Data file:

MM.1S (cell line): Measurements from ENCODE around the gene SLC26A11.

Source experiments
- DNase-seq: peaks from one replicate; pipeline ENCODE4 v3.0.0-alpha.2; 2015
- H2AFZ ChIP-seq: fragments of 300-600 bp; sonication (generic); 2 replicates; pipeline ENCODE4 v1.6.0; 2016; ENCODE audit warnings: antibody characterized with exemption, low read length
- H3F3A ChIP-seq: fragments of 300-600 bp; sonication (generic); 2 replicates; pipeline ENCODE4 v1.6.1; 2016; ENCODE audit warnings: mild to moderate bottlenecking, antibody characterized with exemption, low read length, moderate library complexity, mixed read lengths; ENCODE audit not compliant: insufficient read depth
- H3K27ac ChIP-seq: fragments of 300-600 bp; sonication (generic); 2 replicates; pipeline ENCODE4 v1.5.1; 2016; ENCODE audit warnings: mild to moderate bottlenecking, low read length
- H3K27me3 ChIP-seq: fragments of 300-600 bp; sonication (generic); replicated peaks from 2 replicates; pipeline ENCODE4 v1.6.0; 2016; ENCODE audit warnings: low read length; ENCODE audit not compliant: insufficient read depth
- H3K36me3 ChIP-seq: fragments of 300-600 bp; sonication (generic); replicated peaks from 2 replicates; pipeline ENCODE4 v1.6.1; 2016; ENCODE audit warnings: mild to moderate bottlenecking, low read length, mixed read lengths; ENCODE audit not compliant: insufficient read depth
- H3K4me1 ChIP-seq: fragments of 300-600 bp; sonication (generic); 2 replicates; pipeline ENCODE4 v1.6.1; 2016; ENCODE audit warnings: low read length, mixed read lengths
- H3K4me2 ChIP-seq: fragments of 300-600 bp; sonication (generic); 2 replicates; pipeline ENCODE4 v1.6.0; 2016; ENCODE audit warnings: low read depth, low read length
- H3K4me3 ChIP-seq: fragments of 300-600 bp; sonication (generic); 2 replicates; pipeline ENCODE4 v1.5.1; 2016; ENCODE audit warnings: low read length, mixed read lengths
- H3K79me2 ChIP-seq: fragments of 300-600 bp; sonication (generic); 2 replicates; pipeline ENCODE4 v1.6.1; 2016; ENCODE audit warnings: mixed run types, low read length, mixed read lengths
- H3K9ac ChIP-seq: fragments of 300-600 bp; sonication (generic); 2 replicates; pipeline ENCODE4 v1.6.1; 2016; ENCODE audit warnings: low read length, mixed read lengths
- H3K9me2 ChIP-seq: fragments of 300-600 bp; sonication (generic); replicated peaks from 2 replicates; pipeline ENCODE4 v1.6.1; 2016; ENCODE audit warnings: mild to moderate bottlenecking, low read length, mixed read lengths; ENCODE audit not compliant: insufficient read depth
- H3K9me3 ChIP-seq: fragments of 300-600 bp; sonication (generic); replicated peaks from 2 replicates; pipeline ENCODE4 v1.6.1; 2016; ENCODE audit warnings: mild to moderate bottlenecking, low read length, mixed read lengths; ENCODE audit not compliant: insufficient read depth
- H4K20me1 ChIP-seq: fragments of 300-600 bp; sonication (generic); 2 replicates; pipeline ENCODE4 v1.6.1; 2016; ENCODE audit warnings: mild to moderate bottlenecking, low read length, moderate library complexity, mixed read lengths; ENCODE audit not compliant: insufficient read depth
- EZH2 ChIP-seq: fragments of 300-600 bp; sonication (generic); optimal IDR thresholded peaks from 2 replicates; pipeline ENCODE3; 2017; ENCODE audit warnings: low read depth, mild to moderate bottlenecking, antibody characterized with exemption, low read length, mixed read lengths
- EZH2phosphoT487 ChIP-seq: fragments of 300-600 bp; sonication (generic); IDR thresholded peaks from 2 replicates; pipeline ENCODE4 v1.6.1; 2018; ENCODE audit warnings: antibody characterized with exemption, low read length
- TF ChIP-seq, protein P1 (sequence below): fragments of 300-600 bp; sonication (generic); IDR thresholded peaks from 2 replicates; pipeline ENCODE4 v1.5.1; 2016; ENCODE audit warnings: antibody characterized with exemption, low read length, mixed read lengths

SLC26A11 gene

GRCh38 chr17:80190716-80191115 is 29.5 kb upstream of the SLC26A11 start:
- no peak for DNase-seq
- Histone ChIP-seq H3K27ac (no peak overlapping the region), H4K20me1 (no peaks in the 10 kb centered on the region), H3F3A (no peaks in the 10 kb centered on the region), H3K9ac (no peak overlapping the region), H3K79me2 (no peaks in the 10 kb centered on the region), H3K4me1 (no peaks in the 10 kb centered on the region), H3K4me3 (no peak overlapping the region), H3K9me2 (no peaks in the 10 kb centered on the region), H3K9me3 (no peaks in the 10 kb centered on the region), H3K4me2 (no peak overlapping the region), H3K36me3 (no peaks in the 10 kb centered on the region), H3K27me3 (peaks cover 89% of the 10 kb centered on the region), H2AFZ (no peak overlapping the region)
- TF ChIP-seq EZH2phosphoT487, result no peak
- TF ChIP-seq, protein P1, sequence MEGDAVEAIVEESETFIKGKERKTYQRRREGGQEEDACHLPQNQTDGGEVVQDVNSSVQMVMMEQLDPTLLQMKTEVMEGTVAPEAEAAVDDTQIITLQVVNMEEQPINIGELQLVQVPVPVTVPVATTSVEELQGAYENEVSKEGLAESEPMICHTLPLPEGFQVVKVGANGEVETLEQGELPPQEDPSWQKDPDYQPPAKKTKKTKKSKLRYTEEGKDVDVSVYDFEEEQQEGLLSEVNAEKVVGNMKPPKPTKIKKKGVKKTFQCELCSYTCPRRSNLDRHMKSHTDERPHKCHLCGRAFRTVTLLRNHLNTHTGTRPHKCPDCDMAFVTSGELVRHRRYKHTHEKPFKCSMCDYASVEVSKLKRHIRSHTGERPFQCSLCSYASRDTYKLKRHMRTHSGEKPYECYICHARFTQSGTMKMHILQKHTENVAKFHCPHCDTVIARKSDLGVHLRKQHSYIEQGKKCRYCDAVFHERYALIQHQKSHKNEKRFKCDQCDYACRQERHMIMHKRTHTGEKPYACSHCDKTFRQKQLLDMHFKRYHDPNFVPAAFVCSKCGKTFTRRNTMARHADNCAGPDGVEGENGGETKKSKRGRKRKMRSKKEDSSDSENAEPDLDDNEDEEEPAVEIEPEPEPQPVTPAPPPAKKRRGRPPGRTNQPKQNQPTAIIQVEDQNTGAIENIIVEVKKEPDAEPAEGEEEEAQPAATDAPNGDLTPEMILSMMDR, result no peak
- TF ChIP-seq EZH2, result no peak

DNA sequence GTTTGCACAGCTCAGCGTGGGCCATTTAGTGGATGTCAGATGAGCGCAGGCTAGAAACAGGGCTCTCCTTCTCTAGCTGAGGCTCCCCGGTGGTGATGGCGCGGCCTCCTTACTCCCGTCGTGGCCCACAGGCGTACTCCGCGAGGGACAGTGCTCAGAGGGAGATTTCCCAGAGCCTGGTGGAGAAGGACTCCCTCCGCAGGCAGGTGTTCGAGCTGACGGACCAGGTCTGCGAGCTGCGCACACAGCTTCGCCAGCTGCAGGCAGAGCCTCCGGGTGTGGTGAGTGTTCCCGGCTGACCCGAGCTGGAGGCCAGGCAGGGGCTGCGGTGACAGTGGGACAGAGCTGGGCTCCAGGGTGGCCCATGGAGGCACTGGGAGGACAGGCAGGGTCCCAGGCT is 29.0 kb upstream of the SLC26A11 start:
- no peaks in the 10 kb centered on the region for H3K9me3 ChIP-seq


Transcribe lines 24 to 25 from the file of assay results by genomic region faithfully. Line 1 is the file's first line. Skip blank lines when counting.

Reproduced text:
- TF ChIP-seq EZH2phosphoT487, result no peak
- TF ChIP-seq, protein P1, sequence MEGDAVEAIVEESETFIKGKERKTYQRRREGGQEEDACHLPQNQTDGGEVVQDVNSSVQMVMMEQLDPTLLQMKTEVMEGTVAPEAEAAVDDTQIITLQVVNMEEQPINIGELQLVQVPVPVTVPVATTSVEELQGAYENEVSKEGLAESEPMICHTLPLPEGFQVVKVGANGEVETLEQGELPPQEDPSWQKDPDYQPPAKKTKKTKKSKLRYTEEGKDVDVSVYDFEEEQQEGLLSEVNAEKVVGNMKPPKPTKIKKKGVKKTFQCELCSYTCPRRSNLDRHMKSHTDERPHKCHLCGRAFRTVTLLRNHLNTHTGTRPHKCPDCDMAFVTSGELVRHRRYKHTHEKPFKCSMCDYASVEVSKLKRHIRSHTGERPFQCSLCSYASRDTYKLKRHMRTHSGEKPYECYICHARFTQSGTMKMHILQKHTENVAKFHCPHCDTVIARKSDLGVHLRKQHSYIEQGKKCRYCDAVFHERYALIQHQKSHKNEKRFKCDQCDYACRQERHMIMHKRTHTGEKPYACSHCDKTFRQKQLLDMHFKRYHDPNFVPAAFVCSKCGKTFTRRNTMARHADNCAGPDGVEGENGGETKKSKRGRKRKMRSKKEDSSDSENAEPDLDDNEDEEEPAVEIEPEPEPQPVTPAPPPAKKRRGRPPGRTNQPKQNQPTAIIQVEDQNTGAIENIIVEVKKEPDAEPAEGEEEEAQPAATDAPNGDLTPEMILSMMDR, result no peak